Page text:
Friday 11th September, 2015
Show and Tell 16
We were a bit thinner on the ground than usual for this meeting with only 5 of us, but at least that meant that we had plenty of space for all of us at GFRHQ.
As per usual Ben G is in the middle of another fun project for his children. He’s decided to try to build a scale model of the home of International Rescue. His children are big fans of Minecraft and Ben discovered that someone has built a World containing Tracy Island 1.
So rather than design Tracy Island from scratch, Ben has extracted horizontal cross-sectional images from this World. He’s filled in these layer images (to remove all the voids) and identified the outline of the island in each layer. The plan is to laser-cut these layers out of 3mm plywood sheets and glue them together to make a large scale model of the island.
Ben wants to avoid the island being too heavy, so based on the assumption that the outline of the island gets smaller as you go upwards, he’s planning on adding a scaled-down outline of the layer below to each layer as an inside edge. This should result in a hollowed-out version.
He also wants to keep the costs down and so he’s contemplating trying to do some tessellation of his layers to minimize waste. Anyway, it all sounds great to me - watch this space!
Minecraft Logic Gates
Ben also gave us a bit of an introduction to Minecraft. For a game that’s become so popular with kids and is reportedly worth $2 billion, it’s pretty amazing that it has such a clunky user interface. Starting it up (at least on Mac OS X) shows two terminal windows with lots of incomprehensible logging output and then displays a launcher GUI app. The latter even gives you the option of selecting the JVM you want to use!
Anyway, Ben started the app in creative mode and showed us a bunch of things in a world he’d knocked up. Having just worked through the Nand2Tetris book at London Computation Club, I was most interested in the logic gates made using redstone. It’s fascinating how people have come up with these “circuits” using relatively few initial components.
Nand2Tetris Hardware Simulator
So far I’ve been focussing on a command-line version of the tool. I’ve used PEG.js to define “grammars” for the test scripts and the HDL files. The HDL file for a chip is parsed into an abstract syntax tree (AST) which is then transformed into a “chip definition” model. A chip definition can have either a built-in implementation or be implemented by one or more chips. These implementations are recursively resolved into more chip definitions parsing the HDL files for each as appropriate.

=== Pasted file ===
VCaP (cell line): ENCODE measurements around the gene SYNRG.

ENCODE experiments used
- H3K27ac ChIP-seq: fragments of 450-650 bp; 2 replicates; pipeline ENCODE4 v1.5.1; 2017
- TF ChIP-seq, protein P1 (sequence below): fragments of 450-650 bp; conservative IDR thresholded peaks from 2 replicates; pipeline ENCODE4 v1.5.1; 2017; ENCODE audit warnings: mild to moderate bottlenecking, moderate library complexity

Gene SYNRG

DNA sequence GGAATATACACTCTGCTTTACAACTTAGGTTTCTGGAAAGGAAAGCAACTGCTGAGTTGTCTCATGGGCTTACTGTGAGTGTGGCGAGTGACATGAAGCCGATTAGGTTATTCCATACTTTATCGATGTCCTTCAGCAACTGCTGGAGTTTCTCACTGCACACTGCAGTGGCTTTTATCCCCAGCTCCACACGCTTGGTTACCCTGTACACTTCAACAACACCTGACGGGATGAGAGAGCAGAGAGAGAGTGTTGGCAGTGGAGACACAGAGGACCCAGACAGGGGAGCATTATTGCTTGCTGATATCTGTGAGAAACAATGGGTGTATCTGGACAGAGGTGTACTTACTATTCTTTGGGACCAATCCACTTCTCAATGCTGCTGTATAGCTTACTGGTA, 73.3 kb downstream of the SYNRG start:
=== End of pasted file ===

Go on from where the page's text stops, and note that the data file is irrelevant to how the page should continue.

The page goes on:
The graph of chip definitions is then converted into instances of backbone.js models representing each chip and connections between their pins are “made” using backbone event handlers. Once the connections have all been made, the changing of an input value cascades through the event handlers, eventually changing the values of the relevant outputs.
I’ve got the command-line version of the tool working for simple chips and I’m halfway through making it work with multi-bit busses. Once I’ve got that working, I hope to move on to running the code in a browser and building a nice user interface for it.
He’s ended up doing a bit of a re-write of the original book and uses Clojure instead of Scheme in his example code. Tom said he’s most proud of the Escher section of chapter 2 and the Metacircular Evaluator section of chapter 4. Unfortunately my understanding of Clojure is fairly limited, so I struggled a bit to follow along, but it certainly looks like an impressive bit of work.
Next Tom told us about Terraform which is a Puppet-like infrastructure-as-code system with its own description language (DL). According to Tom the Terraform DL suffers like Puppet’s from not being a general purpose language 2. The author of Terraframe isn’t keen on the Terraform DL, but really likes the underlying engine, so he’s implemented Terraframe which provides a Ruby DSL to output JSON conforming to the Terraform specification format.
Tom’s been using Terraframe on his current project and is really impressed by it. He also uses Packer to build AMIs. These AMIs are used to build machines which are then configured using a simple Puppet recipe with a masterless Puppet setup.
Octopress to Middleman Conversion
Tom wrapped things up by telling us about how he’s recently converted his blog from Octopress to Middleman. He was surprised that the conversion was very straightforward. He’s using a slightly modified version of the Ghost theme and a couple of Middleman plugins, middleman-sync and middleman-cdn 3 to deploy to AWS’ S3 & CloudFront.
Tom liked being able to use GitHub-flavoured Markdown and the automatic page reloading when editing your site locally. Anyway the end result looks very nice!
Please get in touch if you’re interested in joining us for the next Show and Tell on Wednesday 14th October.
Thanks to everyone for coming. Hope to see you next time.